Born on November 8, 1952, in Fall River, Massachusetts, Jerry Remy was not yet the leader of Red Sox nation nor the "Rem Dawg", he was just a regular kid that loved the Red Sox and Pete Rose. Life in Fall River didn't last for long as the family moved to Somerset Massachusetts which is where
Jerry spent most of his youth. How does a person go from becoming an excellent high school athlete to the pros, and then a New England icon?
Jerry Remy's baseball career started as far away from Fenway Park as baseball in America can take you, California. After being drafted in the 19th round of the 1970 amateur draft by the Washington Senators only to not sign, Remy was again selected in the 8th round of the 1971 draft by the
California Angels. Remy's minor league career was brief but successful. Before making the jump from double-A to the Major Leagues in 1975, Remy won a batting title for El Paso in the Texas League in 1974 hitting .338 before being called up to triple-A Salt Lake City. In forty-eight
games in Salt Lake, Remy hit .292 where a gentleman, unbeknown to Remy as an Angels' bench coach told him, "If you come to spring training and play like you have been this year, you've got a good chance of making the team." And after spending the offseason in Mexico Remy did just that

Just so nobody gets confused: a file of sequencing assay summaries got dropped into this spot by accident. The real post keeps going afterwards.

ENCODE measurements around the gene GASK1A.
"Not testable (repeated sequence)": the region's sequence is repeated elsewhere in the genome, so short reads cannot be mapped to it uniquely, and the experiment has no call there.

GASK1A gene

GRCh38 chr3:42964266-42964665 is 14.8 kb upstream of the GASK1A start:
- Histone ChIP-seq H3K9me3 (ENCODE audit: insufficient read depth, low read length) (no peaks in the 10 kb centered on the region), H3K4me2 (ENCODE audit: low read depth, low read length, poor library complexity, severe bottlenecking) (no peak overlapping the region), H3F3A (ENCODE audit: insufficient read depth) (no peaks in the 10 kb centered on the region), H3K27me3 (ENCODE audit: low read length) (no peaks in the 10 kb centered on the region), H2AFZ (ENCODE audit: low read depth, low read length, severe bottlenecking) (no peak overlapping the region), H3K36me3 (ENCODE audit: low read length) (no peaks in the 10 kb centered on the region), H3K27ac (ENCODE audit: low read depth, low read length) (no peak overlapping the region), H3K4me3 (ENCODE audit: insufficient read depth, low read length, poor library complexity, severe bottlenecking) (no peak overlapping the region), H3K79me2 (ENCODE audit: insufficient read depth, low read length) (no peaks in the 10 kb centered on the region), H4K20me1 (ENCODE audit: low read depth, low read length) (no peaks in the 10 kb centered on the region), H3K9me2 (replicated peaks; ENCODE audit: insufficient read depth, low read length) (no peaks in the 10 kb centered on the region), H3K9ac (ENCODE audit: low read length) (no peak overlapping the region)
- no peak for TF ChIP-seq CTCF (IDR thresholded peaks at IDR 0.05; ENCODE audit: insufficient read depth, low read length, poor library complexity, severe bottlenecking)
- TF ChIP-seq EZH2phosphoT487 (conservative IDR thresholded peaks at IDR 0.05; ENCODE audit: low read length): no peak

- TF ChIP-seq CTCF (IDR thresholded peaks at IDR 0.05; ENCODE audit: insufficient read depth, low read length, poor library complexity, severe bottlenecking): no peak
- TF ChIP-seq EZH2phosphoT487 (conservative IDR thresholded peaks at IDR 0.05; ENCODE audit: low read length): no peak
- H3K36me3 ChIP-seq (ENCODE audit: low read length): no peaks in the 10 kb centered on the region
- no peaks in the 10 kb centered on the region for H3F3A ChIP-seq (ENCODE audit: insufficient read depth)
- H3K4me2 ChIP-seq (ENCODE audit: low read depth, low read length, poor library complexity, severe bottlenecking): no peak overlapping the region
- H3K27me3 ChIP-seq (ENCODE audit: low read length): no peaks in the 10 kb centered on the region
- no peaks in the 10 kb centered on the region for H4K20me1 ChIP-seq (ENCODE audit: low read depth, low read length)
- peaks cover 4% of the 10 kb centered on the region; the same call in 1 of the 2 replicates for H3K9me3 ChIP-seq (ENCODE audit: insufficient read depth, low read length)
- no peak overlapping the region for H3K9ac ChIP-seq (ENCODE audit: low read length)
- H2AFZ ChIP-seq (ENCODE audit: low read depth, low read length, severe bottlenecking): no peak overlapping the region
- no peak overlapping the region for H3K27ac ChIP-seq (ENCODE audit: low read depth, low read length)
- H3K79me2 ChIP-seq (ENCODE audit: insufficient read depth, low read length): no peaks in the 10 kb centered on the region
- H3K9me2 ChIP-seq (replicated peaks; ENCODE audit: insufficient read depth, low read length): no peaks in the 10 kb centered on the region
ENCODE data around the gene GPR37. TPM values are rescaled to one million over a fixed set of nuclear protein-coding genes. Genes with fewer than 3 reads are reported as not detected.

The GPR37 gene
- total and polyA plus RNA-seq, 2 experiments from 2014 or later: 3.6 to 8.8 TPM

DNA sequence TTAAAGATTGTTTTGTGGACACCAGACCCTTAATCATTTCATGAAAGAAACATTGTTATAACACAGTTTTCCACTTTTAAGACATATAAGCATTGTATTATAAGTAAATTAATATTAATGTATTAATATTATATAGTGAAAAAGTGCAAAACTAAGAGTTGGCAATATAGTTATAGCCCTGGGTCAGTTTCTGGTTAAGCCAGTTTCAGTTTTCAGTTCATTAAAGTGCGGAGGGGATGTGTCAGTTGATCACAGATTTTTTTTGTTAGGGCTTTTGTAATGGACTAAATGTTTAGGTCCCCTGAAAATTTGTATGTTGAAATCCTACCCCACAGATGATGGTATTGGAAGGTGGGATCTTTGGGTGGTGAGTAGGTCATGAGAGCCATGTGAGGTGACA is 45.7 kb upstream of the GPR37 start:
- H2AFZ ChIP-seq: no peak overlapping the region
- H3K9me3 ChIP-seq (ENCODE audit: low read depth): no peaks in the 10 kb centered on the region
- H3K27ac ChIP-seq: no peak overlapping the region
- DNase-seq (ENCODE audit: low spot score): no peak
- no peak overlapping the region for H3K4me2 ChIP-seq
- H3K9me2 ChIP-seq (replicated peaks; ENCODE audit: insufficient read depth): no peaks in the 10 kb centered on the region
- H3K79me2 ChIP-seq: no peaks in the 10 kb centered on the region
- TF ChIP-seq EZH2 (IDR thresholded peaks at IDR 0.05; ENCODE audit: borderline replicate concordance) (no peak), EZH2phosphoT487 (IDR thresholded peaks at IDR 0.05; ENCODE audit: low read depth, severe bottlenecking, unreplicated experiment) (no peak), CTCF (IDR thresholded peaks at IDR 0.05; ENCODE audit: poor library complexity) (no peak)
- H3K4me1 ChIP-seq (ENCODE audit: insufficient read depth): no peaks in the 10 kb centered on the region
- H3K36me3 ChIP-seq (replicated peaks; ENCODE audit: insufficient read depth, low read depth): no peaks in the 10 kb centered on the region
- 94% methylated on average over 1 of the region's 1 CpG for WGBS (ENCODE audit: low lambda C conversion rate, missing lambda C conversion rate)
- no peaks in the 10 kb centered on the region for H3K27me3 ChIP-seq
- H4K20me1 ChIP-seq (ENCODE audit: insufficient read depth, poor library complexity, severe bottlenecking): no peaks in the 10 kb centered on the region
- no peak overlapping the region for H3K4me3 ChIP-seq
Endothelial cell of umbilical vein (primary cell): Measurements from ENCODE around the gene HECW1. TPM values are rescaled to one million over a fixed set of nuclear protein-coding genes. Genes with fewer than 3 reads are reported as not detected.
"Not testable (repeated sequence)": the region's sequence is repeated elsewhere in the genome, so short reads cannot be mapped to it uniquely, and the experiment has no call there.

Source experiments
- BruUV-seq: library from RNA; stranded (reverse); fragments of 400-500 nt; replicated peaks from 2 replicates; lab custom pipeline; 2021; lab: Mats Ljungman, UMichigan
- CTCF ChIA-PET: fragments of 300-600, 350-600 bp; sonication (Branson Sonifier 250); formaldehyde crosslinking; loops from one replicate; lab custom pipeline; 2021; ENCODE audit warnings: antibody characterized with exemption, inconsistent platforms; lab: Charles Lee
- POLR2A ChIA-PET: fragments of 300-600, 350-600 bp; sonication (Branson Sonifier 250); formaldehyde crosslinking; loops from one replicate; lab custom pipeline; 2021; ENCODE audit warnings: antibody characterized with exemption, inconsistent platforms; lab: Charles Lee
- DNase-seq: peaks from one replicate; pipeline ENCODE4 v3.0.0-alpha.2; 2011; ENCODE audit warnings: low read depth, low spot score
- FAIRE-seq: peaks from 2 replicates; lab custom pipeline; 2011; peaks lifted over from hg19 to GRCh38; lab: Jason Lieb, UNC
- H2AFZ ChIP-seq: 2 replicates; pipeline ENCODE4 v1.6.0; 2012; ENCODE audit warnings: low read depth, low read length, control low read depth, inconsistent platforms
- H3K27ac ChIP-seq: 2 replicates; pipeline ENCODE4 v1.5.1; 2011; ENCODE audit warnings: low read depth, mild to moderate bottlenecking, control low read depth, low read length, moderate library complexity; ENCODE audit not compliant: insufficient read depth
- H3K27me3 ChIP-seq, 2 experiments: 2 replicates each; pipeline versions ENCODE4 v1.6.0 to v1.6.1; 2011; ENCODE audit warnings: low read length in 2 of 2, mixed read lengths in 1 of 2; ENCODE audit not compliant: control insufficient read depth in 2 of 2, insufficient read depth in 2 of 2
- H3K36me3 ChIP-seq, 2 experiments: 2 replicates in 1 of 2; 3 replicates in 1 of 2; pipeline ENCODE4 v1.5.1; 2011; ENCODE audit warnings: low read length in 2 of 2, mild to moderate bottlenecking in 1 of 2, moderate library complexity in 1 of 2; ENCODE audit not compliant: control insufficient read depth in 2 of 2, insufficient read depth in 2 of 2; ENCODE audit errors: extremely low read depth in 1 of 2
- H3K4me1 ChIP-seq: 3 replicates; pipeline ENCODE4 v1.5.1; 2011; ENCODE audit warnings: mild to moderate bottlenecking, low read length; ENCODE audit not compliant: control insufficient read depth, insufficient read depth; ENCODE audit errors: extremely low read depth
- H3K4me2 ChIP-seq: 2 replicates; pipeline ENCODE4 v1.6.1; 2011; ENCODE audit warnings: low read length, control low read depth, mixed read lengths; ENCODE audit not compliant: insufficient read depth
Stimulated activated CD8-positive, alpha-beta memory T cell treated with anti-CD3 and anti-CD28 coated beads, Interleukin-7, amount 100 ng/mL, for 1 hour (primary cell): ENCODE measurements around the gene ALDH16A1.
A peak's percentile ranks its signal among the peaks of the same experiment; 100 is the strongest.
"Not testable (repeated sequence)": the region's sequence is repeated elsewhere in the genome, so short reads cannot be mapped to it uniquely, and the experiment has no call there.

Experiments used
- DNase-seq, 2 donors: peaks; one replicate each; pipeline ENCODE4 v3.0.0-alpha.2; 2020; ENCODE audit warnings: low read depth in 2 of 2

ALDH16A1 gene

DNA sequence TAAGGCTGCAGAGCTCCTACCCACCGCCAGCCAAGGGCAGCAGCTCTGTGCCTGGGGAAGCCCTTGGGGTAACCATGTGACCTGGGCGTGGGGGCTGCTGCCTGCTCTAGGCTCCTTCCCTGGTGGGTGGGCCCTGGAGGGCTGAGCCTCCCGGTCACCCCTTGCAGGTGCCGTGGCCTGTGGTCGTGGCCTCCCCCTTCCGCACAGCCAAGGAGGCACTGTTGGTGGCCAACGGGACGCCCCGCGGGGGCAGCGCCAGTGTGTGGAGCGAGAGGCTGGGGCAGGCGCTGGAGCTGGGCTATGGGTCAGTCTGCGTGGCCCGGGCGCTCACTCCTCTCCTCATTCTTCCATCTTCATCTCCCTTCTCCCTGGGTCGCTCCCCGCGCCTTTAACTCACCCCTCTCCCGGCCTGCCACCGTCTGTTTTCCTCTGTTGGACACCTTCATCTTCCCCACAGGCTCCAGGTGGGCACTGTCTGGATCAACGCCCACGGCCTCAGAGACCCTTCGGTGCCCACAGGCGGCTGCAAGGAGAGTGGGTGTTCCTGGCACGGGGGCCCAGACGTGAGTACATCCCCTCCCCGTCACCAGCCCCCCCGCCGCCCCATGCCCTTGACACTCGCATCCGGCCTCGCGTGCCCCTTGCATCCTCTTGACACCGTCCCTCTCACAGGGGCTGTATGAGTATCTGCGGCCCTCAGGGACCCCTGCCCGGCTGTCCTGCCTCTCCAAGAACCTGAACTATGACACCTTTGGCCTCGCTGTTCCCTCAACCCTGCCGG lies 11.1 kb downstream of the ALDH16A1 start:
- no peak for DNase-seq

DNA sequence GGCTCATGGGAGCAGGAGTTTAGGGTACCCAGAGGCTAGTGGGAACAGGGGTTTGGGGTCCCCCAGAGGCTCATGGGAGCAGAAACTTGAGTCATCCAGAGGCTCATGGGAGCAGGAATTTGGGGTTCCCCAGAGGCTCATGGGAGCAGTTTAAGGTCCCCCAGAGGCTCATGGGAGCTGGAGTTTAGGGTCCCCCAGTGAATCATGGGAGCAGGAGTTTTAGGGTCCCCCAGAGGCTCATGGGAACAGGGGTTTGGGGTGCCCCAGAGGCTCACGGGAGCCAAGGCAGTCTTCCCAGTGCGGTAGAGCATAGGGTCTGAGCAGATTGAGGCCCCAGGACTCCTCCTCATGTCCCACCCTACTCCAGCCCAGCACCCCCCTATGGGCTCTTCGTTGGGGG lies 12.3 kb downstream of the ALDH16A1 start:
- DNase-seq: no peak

hitting .313 in the spring of 1975 not only making the team, but taking the starting second base job from veteran Denny Doyle.
Remy played for three seasons in California where in his third season at the ripe age of 24 years old he was named the team captain by Angels manager Norm Sherry. Remy would play 444 games in California hitting .258 with five of his seven career home runs, an on base percentage (.315) only
four points higher than his slugging percentage (.319) and 110 stolen bases ranking him 9th on the Angels all time list.
Jerry Remy's first major league hit came on 4/7/1975 against the Kansas City Royals. And if you've heard Remy tell the story during broadcasts over the years, you know how the story ends; so excited with his achievement, Remy was promptly picked off base. Remy's time in California ended when
he was traded back home to the Red Sox for pitcher Don Aase and cash.
Ironically enough, Remy's time in Boston started the same way it did in California; by replacing incumbent second baseman Denny Doyle. In 1978, his first season in front of his home town fans, Remy had the best of his career batting .278, scoring 87 runs and stealing 30 bases. His
performance earned him a spot on the 1978 American League All-Star team.
The '78 season would go down in Red Sox lore ending in the infamous "Bucky Dent" one game playoff against the Yankees on October 2nd. Remy would call it "one of the greatest games in the history of baseball." He would go on to say that it was a "perfect game, except we lost." Remy would go
2-4 with a double and a run scored. Both of Remy's hits that day would come off of Yankee closer Rich "Goose" Gossage. In the bottom of the eighth inning, just moments after the anguish of Bucky Dent's three run home run to put the Yankees ahead 5-2, Remy lead off with a double and